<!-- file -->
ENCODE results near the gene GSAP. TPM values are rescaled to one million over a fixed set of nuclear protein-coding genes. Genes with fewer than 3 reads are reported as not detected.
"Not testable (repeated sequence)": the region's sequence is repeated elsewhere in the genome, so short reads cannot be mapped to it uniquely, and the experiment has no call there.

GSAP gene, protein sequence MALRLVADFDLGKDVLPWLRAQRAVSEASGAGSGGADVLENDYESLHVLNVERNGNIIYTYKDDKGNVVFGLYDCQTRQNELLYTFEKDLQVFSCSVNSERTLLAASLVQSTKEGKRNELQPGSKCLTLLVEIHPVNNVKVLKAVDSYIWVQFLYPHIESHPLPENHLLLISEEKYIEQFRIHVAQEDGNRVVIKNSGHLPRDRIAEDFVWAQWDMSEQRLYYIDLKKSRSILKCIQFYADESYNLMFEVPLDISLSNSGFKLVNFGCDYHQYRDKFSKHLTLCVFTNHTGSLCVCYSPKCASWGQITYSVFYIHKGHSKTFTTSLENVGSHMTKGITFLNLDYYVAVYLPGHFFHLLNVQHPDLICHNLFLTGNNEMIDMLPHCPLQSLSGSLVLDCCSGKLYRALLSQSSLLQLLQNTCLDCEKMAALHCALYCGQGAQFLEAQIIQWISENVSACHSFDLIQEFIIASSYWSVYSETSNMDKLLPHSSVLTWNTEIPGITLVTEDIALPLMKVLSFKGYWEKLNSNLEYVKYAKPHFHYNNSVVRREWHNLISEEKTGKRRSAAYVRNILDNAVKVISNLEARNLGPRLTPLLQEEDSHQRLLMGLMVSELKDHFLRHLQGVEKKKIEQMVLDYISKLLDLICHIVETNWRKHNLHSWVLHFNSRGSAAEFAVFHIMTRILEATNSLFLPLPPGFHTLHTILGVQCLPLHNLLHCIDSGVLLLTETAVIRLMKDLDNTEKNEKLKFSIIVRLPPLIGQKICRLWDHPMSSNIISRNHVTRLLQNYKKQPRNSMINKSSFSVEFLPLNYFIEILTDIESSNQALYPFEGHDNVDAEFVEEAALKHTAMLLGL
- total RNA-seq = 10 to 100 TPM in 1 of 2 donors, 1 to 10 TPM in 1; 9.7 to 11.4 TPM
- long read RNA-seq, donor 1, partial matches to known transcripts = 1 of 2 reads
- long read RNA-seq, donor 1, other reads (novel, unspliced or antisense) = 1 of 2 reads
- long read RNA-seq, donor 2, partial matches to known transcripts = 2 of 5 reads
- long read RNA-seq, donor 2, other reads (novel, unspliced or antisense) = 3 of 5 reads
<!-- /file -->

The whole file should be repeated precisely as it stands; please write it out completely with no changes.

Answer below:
ENCODE results near the gene GSAP. TPM values are rescaled to one million over a fixed set of nuclear protein-coding genes. Genes with fewer than 3 reads are reported as not detected.
"Not testable (repeated sequence)": the region's sequence is repeated elsewhere in the genome, so short reads cannot be mapped to it uniquely, and the experiment has no call there.

GSAP gene, protein sequence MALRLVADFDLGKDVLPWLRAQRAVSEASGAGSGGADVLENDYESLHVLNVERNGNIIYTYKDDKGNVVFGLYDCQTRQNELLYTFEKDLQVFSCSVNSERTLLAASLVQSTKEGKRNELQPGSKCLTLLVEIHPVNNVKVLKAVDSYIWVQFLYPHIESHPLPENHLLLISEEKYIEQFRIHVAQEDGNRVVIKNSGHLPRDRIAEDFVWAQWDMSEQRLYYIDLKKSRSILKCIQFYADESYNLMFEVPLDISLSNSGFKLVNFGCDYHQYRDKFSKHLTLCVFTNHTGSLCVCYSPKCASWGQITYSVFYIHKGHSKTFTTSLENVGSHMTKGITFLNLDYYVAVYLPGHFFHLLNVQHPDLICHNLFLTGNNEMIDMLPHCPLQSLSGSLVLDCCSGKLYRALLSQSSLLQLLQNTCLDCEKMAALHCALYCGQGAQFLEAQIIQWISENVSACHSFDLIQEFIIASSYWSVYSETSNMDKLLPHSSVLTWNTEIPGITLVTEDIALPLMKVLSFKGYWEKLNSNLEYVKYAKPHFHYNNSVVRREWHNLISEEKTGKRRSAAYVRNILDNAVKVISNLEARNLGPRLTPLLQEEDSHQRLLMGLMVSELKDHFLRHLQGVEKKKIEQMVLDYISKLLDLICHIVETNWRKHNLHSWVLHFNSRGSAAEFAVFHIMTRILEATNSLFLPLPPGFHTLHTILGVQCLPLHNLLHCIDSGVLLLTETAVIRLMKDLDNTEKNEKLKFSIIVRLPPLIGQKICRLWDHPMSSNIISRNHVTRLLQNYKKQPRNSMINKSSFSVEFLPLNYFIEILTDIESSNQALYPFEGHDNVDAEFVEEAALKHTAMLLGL
- total RNA-seq = 10 to 100 TPM in 1 of 2 donors, 1 to 10 TPM in 1; 9.7 to 11.4 TPM
- long read RNA-seq, donor 1, partial matches to known transcripts = 1 of 2 reads
- long read RNA-seq, donor 1, other reads (novel, unspliced or antisense) = 1 of 2 reads
- long read RNA-seq, donor 2, partial matches to known transcripts = 2 of 5 reads
- long read RNA-seq, donor 2, other reads (novel, unspliced or antisense) = 3 of 5 reads